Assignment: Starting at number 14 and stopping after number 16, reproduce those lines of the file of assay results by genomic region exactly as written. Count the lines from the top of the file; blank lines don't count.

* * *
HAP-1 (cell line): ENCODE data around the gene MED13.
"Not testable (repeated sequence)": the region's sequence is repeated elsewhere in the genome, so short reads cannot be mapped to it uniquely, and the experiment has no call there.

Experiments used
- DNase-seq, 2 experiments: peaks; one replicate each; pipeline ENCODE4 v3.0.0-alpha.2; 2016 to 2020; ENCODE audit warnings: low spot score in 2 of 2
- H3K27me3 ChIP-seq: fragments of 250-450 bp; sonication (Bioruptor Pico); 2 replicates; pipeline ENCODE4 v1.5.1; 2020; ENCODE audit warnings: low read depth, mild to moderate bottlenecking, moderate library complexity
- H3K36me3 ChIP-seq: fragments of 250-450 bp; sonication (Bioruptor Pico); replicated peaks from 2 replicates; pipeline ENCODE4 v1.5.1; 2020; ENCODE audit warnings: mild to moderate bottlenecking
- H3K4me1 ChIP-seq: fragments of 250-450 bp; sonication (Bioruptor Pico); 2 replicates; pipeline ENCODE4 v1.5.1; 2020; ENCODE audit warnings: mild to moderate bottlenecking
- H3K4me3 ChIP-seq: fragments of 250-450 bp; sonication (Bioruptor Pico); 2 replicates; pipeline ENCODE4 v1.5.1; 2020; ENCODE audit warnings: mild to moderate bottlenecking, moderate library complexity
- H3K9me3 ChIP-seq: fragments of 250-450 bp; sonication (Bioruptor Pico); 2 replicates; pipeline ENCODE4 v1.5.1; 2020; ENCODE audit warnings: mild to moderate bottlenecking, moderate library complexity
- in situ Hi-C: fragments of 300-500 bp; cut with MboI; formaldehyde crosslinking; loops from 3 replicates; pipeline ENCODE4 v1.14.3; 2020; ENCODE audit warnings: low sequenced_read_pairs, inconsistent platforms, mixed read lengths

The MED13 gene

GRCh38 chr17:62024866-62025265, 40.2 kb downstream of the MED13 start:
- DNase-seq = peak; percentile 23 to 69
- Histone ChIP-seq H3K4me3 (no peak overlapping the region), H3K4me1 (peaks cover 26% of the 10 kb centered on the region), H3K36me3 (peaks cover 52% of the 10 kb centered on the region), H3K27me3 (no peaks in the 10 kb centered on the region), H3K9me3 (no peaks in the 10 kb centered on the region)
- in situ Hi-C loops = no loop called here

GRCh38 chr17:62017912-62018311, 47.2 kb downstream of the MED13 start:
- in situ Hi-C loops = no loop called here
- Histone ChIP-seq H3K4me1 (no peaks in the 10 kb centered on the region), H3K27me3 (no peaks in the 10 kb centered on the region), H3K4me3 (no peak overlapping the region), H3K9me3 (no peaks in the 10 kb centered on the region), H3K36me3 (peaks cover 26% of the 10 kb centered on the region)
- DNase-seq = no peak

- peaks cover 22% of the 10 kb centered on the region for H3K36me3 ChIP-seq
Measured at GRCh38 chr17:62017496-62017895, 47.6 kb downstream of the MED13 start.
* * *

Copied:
- Histone ChIP-seq H3K4me3 (no peak overlapping the region), H3K4me1 (peaks cover 26% of the 10 kb centered on the region), H3K36me3 (peaks cover 52% of the 10 kb centered on the region), H3K27me3 (no peaks in the 10 kb centered on the region), H3K9me3 (no peaks in the 10 kb centered on the region)
- in situ Hi-C loops = no loop called here

GRCh38 chr17:62017912-62018311, 47.2 kb downstream of the MED13 start: